Miles O’Brien – Was Miles secretly a dick the whole time on TNG? Miles’ character is sort of all over the place. BSG analogy time: Miles is pretty much Chief Tyrol. Sometimes lovable, often aggressive, racist, and insane. MILES LOVES HIS FAMILY YOU GUYS! This is important. As that crime syndicate Faigan stand-in tells Miles repeatedly; “Family is duh most importint ting in da world!” This is probably the only thing that stays consistent throughout the series. When not loving his family, Miles is into xenophobia, LARPing with Julian, and falling in love with Kira. But I guess it doesn’t really matter, since at some point Miles is killed and replaced by Future Miles, who is then put in mental jail for 20 years. So, it’s understandable that he’s a little unbalanced. Which also explains some of his more dubious ideas. Such as taking a group of children to an abandoned, booby trapped Cardassian space station to steal parts for Deep Space 9’s air conditioner.
Odo – Odo’s character is consistently on the good side. His relationship with Kira is ultimately pretty rewarding, which is kind of a relief, since they slow roll the living shit out of that plot. His relationship with Quark is oddly charming. His involvement with the Founders is most likely the worst story arc for him. I’m sort of on the side of his co-workers when it comes to him hanging out with that Founder lady: It’s a really bad idea. She has literally tricked you every time you’ve hung out. And, this shouldn’t need to be said, but having sex with your Mom-Sister is just not something you should be doing. But, in the end it’s hard not to be charmed when Rene Auberjonois flashes you that smile!
Quark – Quark is a tough one to evaluate. On one hand Armin Shimerman might just be the best actor on the show, and certainly steals his fair share of scenes. Quark has several fun relationships with most of the station crew. But the writers put you in a pretty weird spot as to how you’re supposed to feel about him. Quark is clearly the comic relief, the mischievous pixie of the cast. Which, would be fine if they kept his crimes to smuggling, money laundering, or theft. But several times in the series he allows criminals access to the station’s security that either result in someone almost dieing or something terrible happening. He also had a wacky week of work where he was in league with a man who sold genocide machines. That was so silly! There are also some down right creepy work place sexual harassment scenes where he is soliciting ear jobs from his Dabo girls. It’s also worth noting that the Ferengi episodes are usually a mix of wacky and unwatchably terrible. Although, they did do a Weekend At Bernies bit, so I guess it’s a wash.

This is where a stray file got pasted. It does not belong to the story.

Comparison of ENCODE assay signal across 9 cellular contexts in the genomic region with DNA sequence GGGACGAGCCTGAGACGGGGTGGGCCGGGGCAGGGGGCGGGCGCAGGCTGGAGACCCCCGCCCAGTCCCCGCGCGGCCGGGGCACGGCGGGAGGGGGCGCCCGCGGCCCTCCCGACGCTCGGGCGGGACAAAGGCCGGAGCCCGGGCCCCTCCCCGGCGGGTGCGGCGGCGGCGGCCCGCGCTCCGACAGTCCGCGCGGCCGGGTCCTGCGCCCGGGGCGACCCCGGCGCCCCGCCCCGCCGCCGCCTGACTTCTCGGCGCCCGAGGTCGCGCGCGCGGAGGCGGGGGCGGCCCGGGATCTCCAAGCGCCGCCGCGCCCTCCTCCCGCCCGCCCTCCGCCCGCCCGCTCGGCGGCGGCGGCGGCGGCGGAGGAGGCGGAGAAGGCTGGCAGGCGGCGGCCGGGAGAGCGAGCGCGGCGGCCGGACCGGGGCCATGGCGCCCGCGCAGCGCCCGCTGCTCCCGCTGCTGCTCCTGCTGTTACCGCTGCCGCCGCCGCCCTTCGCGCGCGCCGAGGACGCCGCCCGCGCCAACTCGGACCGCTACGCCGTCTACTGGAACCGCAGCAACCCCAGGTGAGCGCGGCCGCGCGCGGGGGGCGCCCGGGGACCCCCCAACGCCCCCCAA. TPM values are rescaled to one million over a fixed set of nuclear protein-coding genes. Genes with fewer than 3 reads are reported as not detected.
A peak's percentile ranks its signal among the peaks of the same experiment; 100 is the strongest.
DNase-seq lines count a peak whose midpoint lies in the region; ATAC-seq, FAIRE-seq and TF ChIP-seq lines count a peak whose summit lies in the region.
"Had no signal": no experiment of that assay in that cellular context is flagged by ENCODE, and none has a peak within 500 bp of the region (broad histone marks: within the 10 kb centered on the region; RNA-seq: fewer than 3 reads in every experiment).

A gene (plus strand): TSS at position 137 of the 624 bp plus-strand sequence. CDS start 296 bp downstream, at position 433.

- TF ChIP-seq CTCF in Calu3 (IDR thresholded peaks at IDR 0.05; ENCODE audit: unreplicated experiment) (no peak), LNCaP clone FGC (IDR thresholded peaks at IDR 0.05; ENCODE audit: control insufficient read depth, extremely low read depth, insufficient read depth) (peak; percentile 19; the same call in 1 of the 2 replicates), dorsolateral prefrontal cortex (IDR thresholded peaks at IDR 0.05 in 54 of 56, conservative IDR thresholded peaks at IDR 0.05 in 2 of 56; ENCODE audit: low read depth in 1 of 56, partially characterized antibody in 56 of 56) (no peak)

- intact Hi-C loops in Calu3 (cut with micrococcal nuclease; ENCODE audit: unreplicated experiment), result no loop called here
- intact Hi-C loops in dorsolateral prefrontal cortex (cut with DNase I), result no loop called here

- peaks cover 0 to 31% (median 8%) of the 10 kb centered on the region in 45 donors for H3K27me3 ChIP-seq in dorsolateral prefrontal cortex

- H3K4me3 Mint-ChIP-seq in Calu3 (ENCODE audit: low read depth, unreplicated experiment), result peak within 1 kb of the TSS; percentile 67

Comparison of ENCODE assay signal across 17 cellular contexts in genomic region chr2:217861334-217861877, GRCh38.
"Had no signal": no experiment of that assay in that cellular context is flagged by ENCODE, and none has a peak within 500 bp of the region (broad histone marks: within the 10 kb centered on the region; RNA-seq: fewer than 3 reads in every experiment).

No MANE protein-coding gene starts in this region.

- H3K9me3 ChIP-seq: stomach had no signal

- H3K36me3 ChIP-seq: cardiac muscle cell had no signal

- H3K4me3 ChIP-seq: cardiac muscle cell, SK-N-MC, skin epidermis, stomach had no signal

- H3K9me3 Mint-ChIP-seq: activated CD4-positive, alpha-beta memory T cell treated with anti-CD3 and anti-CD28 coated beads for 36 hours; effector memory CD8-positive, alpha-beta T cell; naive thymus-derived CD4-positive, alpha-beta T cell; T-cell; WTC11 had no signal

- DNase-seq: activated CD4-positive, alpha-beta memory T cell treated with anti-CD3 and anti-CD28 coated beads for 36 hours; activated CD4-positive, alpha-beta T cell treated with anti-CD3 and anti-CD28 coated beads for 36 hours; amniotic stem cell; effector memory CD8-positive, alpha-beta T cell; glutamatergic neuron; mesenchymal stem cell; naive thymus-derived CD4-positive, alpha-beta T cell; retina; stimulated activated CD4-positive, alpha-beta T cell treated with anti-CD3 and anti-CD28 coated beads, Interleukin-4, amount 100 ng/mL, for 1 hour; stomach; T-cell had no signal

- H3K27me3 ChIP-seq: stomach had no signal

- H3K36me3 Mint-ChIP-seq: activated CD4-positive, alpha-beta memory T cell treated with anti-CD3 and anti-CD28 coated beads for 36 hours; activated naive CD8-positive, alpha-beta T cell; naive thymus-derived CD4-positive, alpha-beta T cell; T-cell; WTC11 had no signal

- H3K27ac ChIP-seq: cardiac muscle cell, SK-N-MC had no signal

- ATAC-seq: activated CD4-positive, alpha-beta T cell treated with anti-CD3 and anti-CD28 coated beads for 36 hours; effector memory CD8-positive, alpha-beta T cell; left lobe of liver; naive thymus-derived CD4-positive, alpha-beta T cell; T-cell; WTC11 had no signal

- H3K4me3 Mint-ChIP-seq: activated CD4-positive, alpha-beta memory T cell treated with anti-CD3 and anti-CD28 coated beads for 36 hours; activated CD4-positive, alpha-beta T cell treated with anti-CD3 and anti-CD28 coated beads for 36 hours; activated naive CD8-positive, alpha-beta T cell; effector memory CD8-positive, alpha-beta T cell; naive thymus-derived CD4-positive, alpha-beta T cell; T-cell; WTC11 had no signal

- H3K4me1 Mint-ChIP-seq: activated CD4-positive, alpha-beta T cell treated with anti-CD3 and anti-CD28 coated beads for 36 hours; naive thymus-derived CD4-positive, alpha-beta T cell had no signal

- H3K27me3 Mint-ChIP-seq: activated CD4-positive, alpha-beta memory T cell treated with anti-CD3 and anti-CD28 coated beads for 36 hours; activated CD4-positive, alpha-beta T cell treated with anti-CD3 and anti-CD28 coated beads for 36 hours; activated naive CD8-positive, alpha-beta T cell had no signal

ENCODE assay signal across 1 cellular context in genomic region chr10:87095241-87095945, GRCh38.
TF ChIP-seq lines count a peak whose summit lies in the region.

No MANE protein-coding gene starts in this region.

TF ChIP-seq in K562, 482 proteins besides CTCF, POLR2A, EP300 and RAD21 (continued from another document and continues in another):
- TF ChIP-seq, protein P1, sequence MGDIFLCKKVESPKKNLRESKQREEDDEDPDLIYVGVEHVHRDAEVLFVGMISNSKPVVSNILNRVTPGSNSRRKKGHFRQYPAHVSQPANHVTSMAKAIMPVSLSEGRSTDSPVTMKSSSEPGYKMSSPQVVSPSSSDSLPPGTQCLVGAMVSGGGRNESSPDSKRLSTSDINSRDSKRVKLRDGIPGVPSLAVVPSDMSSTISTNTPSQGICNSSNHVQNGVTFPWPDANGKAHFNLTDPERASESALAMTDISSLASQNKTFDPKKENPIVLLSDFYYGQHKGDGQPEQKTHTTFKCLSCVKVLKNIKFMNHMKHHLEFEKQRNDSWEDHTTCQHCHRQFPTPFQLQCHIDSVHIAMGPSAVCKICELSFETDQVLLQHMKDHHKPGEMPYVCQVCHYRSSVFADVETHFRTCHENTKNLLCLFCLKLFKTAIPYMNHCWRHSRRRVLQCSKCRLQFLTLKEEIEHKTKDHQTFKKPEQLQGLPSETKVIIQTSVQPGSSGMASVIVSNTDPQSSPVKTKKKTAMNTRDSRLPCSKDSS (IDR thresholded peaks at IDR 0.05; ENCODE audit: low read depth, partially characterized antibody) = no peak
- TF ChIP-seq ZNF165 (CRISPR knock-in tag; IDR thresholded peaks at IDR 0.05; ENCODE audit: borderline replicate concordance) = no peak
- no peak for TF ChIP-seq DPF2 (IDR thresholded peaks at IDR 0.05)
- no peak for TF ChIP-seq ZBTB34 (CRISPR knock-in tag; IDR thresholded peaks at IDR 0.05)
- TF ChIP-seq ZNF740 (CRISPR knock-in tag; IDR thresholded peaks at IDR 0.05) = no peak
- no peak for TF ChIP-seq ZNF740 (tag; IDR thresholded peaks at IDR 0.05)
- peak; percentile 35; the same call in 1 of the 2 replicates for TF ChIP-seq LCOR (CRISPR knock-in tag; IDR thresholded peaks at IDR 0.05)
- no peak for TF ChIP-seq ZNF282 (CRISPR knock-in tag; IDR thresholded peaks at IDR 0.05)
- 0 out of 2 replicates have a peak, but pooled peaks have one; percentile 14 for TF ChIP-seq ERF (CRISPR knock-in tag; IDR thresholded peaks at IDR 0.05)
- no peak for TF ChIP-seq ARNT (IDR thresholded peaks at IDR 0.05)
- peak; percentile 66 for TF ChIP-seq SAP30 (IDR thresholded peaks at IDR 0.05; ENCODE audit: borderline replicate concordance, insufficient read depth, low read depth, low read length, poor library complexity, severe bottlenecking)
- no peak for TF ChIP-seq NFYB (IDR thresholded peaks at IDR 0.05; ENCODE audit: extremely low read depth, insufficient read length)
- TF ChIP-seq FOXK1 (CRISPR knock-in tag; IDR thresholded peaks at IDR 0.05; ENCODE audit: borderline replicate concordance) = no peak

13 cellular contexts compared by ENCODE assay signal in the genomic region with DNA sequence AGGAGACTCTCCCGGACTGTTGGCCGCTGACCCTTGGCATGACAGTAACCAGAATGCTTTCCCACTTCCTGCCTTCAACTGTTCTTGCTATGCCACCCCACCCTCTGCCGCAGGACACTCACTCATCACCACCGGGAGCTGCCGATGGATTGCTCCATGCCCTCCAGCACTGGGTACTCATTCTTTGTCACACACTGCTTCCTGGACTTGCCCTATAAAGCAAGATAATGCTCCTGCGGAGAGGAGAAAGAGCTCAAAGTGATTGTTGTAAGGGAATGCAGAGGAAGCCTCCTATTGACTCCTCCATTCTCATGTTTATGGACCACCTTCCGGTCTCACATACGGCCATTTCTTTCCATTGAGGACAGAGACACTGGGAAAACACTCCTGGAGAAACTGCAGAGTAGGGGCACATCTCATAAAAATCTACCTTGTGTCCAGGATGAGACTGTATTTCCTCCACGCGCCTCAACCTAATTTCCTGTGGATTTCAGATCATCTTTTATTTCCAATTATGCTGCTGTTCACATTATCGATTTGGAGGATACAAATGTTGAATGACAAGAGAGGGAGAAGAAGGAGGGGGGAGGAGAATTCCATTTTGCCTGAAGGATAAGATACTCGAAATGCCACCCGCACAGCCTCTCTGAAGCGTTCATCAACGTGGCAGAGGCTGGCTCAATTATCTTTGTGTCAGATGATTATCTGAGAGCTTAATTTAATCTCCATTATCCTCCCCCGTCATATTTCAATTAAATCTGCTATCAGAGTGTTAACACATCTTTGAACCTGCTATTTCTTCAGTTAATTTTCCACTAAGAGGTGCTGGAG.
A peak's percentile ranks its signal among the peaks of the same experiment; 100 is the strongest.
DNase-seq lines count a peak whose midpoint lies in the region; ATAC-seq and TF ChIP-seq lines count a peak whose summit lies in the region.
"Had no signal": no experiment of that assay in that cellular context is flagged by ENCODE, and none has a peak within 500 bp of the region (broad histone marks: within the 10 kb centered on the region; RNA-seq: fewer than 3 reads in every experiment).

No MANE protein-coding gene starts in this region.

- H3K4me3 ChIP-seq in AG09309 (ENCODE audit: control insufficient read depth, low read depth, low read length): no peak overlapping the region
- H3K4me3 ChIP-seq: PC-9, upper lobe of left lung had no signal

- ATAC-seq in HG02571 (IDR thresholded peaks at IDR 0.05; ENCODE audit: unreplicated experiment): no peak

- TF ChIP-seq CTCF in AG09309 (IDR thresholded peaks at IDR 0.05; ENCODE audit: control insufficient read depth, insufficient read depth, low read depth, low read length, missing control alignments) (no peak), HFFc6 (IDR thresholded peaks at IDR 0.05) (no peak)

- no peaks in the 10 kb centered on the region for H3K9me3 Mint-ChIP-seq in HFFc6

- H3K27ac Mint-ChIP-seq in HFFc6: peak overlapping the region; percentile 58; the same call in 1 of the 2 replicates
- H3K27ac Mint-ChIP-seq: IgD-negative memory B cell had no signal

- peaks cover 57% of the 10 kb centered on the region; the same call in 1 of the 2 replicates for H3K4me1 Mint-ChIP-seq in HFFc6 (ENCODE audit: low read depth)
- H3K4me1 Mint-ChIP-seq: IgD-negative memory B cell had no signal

Nog/Jake/Rom – When the series starts off, Jake and Rom are just stupid Tier 3 characters. Their scenes are dumb, but no more or less dumb than any other unimportant ensemble cast show member. And, Rom seems like the comic relief’s comic relief. Rom is hecka dumb, lolz. But, as the show progresses both Rom and Nog become pretty fun to watch, as they both become more involved with Starfleet, and turn into very rounded characters. Notice I didn’t mention Jake. Jake gets worse. Worse than Wesley? Probably, if only for the fact that Jake makes it through the whole series. Every one of his stupid Red Badge of Courage episodes are just plain horrid to watch. I just imagine Beverly, Worf, and Sisko getting together to talk about how lame their kids are.
Worf – Ugh. Why did you even bring him on the show? I get that the Klingons played a very important roll in the later seasons, but at what cost? In part they completely re-invent Worf’s character. All of a sudden he just can’t understand humans and the Federation. Why? Unclear. Mid-life crisis? He has a stupid romance with a stupid character. His son is lame(er). His brother is an idiot. He is the go to Klingon if you need help killing yourself. He is the most reviled Klingon, and also the most famous Klingon. He should have been thrown out of Starfleet after roughly EVERY mission, and yet he gets promoted to a command class on DS9……hey man, I just don’t know.
“Fuck you guys, I’m sleeping on the Defiant!”